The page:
Other employment options for students on F-1 visas studying in the United States include curricular practical training (CPT) and optional practical training (OPT). Complex rules govern CPT and OPT. For instance, CPT is required to graduate and must be fulfilled while taking courses at your university, and OPT is generally for students after graduation.
Learn more about working on an F-1 visa, including how to apply for CPT and OPT >>
Financial Aid from Your Home Country
As mentioned earlier, it’s always a good idea to start as close to home as possible when looking for financial aid as an international student. Financial aid funds are dedicated to several diverse causes and programs, including bettering international relationships, promoting national causes, and building vital STEM industrial sectors back home. Another great option is reaching out to your closest US embassy for more information.
International Student Loans
There are several private loan opportunities for international students, and many options are compiled and available through the same sites you use to find scholarships. For instance, when searching for international scholarships, you can find loans from the same results page as you would search for scholarships.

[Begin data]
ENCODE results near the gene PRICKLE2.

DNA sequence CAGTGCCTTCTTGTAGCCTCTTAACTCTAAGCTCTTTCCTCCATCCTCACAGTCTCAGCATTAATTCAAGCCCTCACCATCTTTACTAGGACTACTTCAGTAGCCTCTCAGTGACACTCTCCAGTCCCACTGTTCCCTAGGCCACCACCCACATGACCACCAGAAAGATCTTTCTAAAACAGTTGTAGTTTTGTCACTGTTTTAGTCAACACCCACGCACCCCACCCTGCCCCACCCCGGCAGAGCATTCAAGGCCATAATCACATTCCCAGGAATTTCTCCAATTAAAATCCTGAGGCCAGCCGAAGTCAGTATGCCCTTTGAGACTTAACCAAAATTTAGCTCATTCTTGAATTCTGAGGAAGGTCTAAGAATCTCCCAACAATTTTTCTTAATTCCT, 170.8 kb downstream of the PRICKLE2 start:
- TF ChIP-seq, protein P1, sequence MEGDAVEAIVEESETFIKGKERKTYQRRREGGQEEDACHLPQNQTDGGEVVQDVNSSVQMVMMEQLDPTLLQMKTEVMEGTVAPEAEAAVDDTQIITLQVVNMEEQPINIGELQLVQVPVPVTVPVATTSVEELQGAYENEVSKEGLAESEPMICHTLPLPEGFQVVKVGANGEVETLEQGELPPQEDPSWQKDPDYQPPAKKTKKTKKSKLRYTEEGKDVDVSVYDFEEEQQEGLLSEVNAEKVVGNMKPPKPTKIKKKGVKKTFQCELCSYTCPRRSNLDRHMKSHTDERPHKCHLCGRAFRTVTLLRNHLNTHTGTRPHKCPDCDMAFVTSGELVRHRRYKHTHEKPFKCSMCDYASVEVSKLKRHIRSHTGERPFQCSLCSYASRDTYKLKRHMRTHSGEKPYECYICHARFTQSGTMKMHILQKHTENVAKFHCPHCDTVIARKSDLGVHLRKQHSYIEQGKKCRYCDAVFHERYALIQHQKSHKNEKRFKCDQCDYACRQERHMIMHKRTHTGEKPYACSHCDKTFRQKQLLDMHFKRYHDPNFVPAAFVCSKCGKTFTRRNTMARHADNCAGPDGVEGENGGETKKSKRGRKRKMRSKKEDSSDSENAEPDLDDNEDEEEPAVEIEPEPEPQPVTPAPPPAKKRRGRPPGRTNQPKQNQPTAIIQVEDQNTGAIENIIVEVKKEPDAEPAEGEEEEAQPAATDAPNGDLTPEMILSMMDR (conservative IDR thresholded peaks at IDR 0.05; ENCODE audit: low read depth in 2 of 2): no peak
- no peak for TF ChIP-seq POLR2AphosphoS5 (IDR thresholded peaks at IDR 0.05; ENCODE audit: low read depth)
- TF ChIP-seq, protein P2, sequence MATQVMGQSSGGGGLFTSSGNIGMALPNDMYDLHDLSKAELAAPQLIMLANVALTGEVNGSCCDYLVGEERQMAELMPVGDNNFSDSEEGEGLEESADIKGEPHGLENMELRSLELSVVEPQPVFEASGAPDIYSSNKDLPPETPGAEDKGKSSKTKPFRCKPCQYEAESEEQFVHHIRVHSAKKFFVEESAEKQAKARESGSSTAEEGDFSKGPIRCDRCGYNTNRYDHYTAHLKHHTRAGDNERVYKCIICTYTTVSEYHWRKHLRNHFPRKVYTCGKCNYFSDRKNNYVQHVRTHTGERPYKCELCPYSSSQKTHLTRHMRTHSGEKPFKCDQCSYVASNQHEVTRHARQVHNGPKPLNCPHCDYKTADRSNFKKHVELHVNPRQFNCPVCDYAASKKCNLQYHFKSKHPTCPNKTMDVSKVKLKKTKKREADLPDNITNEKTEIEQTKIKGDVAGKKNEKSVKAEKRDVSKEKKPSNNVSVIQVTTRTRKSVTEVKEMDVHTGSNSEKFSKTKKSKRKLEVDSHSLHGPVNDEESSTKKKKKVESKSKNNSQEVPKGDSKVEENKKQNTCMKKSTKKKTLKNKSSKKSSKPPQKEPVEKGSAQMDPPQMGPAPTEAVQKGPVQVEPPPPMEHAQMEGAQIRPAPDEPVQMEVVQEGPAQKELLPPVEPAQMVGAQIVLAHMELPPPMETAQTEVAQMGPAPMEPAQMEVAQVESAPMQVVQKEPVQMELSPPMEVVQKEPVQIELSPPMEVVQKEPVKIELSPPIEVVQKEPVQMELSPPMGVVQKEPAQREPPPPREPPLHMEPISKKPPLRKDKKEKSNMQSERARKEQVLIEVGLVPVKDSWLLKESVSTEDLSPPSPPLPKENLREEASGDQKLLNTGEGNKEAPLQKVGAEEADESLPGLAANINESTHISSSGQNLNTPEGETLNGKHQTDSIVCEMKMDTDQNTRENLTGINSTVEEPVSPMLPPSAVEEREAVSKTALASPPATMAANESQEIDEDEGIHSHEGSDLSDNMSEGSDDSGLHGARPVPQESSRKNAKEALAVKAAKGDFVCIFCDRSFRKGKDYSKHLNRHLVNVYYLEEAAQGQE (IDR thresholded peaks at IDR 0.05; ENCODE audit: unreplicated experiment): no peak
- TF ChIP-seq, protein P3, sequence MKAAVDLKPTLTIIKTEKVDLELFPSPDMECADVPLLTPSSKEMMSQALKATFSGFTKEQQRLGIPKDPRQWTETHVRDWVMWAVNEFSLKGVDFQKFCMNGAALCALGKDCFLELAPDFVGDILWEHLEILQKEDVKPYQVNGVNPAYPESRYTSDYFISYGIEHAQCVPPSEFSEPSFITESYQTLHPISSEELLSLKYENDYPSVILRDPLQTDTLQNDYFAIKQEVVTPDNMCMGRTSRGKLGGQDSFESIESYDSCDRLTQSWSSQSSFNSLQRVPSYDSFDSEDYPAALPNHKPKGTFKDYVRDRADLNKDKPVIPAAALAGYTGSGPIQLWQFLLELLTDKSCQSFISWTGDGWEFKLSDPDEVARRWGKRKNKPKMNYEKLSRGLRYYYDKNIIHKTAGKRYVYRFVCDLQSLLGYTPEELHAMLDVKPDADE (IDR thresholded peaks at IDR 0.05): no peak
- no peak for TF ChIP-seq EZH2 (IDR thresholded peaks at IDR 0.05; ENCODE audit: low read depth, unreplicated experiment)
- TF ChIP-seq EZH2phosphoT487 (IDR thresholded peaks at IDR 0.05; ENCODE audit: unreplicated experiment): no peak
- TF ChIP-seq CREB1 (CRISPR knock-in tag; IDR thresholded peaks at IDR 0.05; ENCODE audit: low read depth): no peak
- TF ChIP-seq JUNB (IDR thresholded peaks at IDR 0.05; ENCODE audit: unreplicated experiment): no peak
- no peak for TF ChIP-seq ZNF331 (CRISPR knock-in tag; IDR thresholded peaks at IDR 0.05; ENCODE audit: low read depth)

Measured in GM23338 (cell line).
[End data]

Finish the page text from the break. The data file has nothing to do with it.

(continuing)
Most international loan providers require a US cosigner (e.g., a citizen of the United States who is willing to agree to pay back your loan if you cannot). A cosigner is typically a close relative, such as a parent or guardian, who can demonstrate they have the assets and/or income to repay your loan if needed.
There are still loans available for students who do not have a US cosigner, but you can expect to pay more interest in these cases because US lenders will consider your loan to be a greater risk.
Consider the following search results from International Scholarships. Keep in mind that the rates published below are meant to demonstrate the difference between cosigned loans and those without a US cosigner only.
Type of student: International
US cosigner? No
Graduation date: 2024
School: American University
Loan availability: Yes, through MPower (Note: MPower is owned by the same group that runs International Scholarships)
Loan interest: Fixed interest rates from 11.99% to 13.99%
Loan term: 10-year loans with no penalty for early payoff
Loan amount: Up to $50,000, over two academic periods